"If you can't explain it simply, you don't understand it well enough." - Albert Einstein

    "for I have sworn upon the altar of god eternal hostility against every form of tyranny over the mind of man. - Thomas Jefferson.

  29. #28

    Default

    Quote Originally Posted by HVACTech View Post
    that was REALLY cute dude.. did you imagine that all by yourself?
    and if I might ask himself...
    can thou art describe.. a "stateless law system"

    or have I confused herself?
    and she cannot "codify" such a thing as this?
    Dude, I really do think you need to stop huffing PVC glue.
    We've been over this, and if you don't remember it, that's your problem.
    I'm pretty sure we've been over all of the stuff you're pretending not to know multiple times now. Which means you are either a troll or mentally ill.
    There are no crimes against people.
    There are only crimes against the state.
    And the state will never, ever choose to hold accountable its agents, because a thing can not commit a crime against itself.

  30. #29

    Default

    Quote Originally Posted by fisharmor View Post
    Dude, I really do think you need to stop huffing PVC glue.
    We've been over this, and if you don't remember it, that's your problem.
    I'm pretty sure we've been over all of the stuff you're pretending not to know multiple times now. Which means you are either a troll or mentally ill.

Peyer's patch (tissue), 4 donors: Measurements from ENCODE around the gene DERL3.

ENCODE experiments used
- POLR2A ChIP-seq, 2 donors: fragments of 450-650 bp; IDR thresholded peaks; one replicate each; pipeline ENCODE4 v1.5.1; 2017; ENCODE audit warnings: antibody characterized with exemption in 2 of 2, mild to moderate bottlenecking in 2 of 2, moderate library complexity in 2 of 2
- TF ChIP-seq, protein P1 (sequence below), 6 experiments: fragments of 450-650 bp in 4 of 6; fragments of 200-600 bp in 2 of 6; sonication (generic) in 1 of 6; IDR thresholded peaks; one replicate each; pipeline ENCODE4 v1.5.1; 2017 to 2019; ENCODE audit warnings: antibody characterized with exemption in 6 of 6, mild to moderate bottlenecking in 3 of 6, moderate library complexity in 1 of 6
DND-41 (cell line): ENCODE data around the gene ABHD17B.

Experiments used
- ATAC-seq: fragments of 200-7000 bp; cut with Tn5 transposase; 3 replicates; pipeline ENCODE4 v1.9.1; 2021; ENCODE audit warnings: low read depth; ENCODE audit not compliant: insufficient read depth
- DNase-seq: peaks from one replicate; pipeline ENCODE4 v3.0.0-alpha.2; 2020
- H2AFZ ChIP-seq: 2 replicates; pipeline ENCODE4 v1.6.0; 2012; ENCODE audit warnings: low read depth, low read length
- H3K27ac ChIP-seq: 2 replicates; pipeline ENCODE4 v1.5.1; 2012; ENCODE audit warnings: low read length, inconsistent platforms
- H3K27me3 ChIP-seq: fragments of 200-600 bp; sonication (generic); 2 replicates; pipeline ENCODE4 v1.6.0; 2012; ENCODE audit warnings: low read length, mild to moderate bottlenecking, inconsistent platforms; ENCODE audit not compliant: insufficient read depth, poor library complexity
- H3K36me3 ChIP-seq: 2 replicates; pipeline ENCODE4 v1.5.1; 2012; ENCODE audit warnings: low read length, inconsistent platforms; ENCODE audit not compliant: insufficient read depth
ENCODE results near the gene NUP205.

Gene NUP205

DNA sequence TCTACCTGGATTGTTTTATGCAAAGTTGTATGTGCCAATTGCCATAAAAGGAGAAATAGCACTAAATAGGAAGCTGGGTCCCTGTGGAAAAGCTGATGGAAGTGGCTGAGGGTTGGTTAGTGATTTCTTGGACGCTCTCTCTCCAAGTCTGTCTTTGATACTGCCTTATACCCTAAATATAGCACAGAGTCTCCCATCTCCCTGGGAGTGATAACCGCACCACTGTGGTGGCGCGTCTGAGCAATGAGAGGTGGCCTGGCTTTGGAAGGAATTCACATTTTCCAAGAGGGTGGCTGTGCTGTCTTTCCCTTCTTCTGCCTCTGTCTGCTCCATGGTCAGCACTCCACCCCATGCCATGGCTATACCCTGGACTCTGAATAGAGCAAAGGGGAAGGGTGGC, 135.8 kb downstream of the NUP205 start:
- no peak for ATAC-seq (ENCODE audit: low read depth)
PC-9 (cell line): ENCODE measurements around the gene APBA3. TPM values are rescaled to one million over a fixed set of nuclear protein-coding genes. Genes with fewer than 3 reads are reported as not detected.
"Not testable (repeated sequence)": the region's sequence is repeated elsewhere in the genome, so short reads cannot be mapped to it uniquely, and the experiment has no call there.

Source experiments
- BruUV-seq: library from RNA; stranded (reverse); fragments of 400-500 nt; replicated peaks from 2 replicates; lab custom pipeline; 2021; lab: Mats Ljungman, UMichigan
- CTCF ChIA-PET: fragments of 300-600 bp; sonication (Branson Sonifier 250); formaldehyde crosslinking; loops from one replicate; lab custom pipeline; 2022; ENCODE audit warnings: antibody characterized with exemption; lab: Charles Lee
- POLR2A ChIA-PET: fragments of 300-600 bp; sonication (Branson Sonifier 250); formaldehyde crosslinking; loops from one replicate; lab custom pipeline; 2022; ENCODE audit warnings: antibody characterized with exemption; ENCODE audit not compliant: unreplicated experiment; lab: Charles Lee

Ad hominem (Latin for "to the man" or "to the person"), short for argumentum ad hominem, is where an argument is rebutted by attacking the character, motive, or other attribute of the person making the argument, or persons associated with the argument, rather than attacking the substance of the argument itself.

    I can define what a "stateless Law System" is dude.
    it is called $#@!ing Nature.
    and we have been over this before.

    Nature has Laws you know.
    and they do not need to be "stated"

    your turn.
    "If you can't explain it simply, you don't understand it well enough." - Albert Einstein

    "for I have sworn upon the altar of god eternal hostility against every form of tyranny over the mind of man. - Thomas Jefferson.

  31. #30

    Default

    http://www.ronpaulforums.com/showthr...-Kafkatrapping

    Kafkatrapping

    Model M: “The act of arguing against the theory of anti-{sin,racism,sexism,homophobia,oppression} demonstrates that you are either {sinful,racist,sexist, homophobic, oppressive} or do not understand the theory of anti-{sin,racism,sexism,homophobia,oppression}, and your argument can therefore be dismissed as either corrupt or incompetent.”
    Never attempt to teach a pig to sing; it wastes your time and annoys the pig.

    Robert Heinlein

    Give a man an inch and right away he thinks he's a ruler

    Groucho Marx

    I love mankind…it’s people I can’t stand.

    Linus, from the Peanuts comic

    You cannot have liberty without morality and morality without faith

    Alexis de Torqueville

    Those who fail to learn from the past are condemned to repeat it.
    Those who learn from the past are condemned to watch everybody else repeat it

    A Zero Hedge comment